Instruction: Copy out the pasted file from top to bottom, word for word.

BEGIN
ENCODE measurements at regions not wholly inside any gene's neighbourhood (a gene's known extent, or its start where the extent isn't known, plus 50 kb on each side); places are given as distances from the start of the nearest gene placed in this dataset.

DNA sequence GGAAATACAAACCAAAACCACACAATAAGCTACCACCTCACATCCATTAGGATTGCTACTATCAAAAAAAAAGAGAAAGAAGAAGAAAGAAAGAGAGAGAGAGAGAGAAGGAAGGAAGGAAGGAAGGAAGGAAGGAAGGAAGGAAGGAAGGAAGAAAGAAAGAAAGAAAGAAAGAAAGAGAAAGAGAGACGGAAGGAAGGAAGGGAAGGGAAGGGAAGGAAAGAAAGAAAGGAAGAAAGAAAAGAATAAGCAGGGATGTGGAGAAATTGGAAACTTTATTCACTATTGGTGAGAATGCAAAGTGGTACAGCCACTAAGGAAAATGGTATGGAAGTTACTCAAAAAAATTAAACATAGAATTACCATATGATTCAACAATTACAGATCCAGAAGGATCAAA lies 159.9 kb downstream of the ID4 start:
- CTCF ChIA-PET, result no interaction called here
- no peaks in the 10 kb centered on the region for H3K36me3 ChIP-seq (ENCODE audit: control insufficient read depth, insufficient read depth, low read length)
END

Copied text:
ENCODE measurements at regions not wholly inside any gene's neighbourhood (a gene's known extent, or its start where the extent isn't known, plus 50 kb on each side); places are given as distances from the start of the nearest gene placed in this dataset.

DNA sequence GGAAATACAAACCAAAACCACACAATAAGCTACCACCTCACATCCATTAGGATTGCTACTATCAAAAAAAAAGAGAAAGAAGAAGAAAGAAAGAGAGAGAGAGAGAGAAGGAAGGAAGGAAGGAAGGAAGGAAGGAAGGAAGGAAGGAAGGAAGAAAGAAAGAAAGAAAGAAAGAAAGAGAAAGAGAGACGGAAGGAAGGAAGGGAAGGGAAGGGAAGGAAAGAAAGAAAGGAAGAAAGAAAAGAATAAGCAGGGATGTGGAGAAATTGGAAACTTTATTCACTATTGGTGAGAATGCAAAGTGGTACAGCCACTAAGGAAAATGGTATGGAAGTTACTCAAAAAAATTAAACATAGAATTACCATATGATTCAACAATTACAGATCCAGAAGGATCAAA lies 159.9 kb downstream of the ID4 start:
- CTCF ChIA-PET, result no interaction called here
- no peaks in the 10 kb centered on the region for H3K36me3 ChIP-seq (ENCODE audit: control insufficient read depth, insufficient read depth, low read length)